Abstract: The design space of many-core processors is very large, posing challenges to the optimisation of such platforms when it comes to support applications with real-time guarantees. Recent research has shown that a number of inter-related optimisation problems has critical influence over the schedulability of a system, i.e. whether all its application components can execute and communicate by their respective deadlines. Examples of such optimization problems include task allocation and scheduling, communication routing and arbitration, memory allocation, voltage and frequency scaling. Given the size and complexity of such design spaces, it is unlikely that a solution can be found which is simultaneously optimal for all problems. Actually, for reasonably complex many-cores, it is already infeasible to find optimal solutions to a single one of those optimization problems, let alone to all of them. In this talk, I will review heuristic approaches that try to address one or more of those optimization problems, aiming to evolve individuals of increased fitness over multiple generations of potential solutions.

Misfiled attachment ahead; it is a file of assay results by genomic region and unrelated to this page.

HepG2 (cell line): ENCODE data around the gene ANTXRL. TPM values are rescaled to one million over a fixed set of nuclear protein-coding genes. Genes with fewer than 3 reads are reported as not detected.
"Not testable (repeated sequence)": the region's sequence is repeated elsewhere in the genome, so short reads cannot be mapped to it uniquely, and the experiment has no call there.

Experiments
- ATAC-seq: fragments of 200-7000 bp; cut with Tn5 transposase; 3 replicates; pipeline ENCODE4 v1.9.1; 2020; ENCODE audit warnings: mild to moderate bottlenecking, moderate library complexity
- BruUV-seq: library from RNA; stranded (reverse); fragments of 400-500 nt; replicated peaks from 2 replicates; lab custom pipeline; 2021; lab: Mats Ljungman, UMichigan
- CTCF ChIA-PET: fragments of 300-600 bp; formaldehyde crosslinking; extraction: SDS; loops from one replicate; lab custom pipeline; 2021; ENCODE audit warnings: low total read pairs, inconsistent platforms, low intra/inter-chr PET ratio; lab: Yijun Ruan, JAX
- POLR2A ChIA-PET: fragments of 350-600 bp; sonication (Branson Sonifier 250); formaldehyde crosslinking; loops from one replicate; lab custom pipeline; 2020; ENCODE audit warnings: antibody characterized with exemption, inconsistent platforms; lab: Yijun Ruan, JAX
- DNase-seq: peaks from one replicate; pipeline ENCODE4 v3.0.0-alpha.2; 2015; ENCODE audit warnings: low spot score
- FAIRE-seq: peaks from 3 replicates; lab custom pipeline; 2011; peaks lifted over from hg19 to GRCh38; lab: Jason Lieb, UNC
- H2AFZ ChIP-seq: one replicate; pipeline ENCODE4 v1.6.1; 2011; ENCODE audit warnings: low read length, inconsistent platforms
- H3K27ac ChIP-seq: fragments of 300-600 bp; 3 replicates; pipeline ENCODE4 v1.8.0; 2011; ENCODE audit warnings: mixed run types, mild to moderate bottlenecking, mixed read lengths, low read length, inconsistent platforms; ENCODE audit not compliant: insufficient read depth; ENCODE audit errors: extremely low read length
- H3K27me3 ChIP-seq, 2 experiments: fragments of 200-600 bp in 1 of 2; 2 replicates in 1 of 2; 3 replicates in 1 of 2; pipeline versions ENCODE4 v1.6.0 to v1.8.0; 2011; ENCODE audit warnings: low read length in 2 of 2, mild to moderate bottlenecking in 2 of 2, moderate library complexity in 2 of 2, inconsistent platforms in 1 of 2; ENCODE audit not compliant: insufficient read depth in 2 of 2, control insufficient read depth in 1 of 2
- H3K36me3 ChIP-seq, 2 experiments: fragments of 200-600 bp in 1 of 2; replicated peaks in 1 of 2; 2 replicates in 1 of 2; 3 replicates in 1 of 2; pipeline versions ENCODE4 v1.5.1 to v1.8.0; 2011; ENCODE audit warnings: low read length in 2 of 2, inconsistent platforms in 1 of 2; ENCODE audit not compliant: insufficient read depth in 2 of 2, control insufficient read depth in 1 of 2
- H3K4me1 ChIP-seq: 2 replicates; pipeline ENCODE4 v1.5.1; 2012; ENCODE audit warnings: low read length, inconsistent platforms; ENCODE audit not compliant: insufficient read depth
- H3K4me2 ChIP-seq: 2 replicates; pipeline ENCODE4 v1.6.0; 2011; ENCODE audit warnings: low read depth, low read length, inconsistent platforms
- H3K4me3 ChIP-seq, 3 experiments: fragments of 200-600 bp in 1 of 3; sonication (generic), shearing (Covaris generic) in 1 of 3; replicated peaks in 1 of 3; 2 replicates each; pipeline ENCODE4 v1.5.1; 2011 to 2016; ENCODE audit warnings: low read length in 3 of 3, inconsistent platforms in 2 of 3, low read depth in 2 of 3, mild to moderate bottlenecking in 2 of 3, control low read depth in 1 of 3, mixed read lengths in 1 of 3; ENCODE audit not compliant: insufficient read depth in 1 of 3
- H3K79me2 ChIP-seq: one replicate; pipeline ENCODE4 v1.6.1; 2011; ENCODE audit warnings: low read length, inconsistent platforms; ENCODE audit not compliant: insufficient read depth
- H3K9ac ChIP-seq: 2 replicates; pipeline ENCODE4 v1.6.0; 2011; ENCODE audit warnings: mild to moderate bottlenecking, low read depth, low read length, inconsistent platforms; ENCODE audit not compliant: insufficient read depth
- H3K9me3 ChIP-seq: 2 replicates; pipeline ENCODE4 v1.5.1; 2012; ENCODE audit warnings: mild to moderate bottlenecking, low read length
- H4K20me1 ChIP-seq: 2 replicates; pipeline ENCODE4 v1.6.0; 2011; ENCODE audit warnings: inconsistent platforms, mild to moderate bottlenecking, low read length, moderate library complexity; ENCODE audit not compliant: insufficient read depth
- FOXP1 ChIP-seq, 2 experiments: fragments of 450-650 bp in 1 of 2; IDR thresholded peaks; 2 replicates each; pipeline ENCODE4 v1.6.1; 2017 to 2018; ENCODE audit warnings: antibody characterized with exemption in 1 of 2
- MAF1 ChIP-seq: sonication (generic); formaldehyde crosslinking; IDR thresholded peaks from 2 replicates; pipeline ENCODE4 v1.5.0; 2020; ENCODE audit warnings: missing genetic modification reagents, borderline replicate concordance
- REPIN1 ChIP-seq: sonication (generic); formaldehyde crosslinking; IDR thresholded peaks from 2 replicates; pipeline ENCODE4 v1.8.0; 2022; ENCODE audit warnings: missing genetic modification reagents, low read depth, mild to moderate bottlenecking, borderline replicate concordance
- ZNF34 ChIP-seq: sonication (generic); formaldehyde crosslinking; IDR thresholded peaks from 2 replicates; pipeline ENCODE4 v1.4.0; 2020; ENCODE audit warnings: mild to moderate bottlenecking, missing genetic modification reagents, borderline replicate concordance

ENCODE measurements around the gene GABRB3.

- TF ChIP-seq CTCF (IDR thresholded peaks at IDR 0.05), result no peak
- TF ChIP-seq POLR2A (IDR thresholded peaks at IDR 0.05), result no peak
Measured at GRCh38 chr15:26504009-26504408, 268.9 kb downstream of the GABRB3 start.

Bio: Leandro Soares Indrusiak is a faculty member of University of York’s Computer Science department, and a member of the Real-Time Systems (RTS) research group. His current research interests include on-chip multiprocessor systems, distributed embedded systems, resource allocation, cloud computing, and realtime networks, having published more than 140 peer-reviewed papers in the main international conferences and journals covering those topics (nine of them received best paper awards, the last one at DATE 2018). He has graduated eight doctoral students over the past ten years, and currently supervises three doctoral students and three post-doc research associates. He graduated in Electrical Engineering from the Federal University of Santa Maria (UFSM) in 1995 and obtained a MSc in Computer Science from the Federal University of Rio Grande do Sul (UFRGS), Porto Alegre, in 1998. He held a tenured assistant professorship at the Informatics department of the Catholic University of Rio Grande do Sul (PUCRS) in Uruguaiana from 1998 to 2000. His PhD research started in 2000 at UFRGS and extended his MSc work on design automation environments for microelectronic circuits. From 2001 to 2008 he worked as a researcher at the Technische Universität Darmstadt, Darmstadt, Germany, where he finished his PhD and then lead a research group on System-on-Chip design. His binational doctoral degree was jointly awarded by UFRGS and TU Darmstadt in 2003. He is a principal investigator of EU-funded SAFIRE project, and a co-investigator in a number of other funded projects. He serves as the department’s Internationalisation Advisor, and has held visiting faculty positions in five different countries. He is a member of the EPSRC College, a member of the HiPEAC European Network of Excellence, a senior member of the IEEE, and a member of York’s Sciences Faculty Board.